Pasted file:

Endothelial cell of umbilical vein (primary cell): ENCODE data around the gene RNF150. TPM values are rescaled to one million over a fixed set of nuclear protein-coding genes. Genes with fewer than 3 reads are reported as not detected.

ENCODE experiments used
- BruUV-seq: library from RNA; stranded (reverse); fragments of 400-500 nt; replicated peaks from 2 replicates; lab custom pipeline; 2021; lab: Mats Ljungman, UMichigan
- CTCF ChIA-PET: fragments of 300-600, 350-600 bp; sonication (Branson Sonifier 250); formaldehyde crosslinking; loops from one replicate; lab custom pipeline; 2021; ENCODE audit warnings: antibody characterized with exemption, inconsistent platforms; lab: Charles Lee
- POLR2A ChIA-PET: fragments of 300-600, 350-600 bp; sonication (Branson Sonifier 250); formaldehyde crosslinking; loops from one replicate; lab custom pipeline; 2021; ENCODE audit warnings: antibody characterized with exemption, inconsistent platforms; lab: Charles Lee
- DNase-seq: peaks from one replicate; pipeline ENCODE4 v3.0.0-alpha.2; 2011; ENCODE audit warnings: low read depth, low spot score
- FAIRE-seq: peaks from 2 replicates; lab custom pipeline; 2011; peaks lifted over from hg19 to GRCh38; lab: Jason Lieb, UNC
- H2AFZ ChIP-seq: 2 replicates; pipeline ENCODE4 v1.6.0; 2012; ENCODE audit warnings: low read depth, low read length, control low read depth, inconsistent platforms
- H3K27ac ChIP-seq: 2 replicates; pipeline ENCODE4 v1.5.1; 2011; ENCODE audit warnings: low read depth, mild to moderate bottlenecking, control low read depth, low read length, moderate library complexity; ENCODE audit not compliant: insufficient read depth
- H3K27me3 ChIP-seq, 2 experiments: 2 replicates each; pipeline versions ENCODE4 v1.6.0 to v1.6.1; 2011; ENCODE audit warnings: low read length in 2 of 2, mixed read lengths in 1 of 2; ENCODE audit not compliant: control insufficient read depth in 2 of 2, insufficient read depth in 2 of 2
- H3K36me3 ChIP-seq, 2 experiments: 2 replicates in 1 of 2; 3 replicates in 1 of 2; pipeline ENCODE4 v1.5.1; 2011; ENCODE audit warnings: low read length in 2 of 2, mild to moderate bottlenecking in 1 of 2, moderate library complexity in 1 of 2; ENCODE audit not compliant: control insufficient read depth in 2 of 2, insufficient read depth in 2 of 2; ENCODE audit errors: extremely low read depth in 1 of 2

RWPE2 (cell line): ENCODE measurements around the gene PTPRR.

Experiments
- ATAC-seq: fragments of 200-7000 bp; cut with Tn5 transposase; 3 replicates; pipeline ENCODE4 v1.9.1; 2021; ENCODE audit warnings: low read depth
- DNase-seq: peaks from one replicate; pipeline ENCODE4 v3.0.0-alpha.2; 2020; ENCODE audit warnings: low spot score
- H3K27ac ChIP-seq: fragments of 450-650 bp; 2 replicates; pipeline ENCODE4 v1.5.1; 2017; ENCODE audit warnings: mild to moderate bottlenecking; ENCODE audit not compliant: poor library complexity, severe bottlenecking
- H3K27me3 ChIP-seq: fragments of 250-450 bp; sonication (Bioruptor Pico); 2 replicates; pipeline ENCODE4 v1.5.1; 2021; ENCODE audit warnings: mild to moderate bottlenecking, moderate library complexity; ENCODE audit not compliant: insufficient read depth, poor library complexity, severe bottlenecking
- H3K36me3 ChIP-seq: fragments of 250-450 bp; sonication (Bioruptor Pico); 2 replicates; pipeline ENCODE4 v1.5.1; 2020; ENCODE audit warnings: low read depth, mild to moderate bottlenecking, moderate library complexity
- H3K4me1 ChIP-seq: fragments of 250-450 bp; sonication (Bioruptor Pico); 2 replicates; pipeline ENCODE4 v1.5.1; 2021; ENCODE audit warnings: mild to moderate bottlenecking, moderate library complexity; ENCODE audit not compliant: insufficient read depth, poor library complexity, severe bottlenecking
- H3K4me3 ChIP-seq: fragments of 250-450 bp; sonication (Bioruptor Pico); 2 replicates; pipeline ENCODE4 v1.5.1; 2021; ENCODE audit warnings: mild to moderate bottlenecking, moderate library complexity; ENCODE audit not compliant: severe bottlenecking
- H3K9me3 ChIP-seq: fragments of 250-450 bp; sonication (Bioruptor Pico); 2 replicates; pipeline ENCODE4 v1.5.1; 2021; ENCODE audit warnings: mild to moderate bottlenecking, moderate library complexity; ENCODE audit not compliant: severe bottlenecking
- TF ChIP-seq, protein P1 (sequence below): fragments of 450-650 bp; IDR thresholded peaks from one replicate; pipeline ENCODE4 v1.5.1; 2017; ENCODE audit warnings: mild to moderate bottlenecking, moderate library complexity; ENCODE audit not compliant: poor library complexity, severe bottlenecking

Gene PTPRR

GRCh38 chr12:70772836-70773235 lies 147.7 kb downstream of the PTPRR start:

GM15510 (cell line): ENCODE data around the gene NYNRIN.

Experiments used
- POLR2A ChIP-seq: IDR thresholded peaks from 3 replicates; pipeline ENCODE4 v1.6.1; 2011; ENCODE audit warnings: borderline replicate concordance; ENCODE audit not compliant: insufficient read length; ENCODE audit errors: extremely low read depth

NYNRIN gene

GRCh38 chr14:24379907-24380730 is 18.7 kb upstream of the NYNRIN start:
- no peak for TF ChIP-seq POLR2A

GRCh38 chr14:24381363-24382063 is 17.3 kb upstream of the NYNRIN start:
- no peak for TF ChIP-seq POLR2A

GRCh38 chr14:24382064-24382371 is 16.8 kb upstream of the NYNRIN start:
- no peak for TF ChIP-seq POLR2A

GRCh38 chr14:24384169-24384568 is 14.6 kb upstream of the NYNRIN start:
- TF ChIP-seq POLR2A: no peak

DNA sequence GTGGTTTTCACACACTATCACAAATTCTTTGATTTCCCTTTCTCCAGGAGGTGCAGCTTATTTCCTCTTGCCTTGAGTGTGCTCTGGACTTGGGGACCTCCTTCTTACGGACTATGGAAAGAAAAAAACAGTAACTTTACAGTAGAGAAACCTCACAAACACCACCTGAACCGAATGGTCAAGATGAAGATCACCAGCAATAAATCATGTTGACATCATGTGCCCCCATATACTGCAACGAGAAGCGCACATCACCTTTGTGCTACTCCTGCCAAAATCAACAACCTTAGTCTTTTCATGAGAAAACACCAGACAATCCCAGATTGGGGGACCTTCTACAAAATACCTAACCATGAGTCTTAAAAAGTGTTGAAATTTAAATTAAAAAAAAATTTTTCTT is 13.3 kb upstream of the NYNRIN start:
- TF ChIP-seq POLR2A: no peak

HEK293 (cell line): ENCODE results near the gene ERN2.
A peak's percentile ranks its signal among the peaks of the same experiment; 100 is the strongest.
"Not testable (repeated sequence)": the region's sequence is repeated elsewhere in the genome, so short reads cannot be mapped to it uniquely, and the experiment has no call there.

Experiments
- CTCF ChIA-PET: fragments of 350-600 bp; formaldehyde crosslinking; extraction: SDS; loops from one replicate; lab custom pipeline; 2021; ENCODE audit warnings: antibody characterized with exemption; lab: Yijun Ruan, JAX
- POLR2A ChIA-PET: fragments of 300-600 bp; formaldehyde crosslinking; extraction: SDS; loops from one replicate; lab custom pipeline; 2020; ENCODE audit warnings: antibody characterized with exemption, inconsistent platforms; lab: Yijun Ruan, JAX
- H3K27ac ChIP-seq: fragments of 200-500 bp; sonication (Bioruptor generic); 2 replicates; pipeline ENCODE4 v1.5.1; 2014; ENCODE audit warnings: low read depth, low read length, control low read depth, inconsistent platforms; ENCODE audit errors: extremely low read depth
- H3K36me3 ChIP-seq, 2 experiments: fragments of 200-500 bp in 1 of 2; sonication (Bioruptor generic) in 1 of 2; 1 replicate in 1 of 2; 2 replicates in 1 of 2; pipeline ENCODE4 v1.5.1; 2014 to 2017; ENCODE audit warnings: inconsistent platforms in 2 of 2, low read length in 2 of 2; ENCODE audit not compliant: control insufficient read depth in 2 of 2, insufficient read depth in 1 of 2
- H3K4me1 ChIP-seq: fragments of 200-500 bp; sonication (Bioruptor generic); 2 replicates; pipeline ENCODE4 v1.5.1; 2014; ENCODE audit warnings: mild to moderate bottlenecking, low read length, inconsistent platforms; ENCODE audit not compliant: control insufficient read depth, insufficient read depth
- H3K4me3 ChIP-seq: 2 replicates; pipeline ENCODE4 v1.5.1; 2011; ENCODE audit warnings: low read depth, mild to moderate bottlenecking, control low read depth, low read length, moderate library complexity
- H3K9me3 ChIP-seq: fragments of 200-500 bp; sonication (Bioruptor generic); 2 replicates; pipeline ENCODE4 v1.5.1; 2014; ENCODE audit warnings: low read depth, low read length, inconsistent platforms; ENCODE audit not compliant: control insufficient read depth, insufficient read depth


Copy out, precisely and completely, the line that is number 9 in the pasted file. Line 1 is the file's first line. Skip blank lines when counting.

- H3K27ac ChIP-seq: 2 replicates; pipeline ENCODE4 v1.5.1; 2011; ENCODE audit warnings: low read depth, mild to moderate bottlenecking, control low read depth, low read length, moderate library complexity; ENCODE audit not compliant: insufficient read depth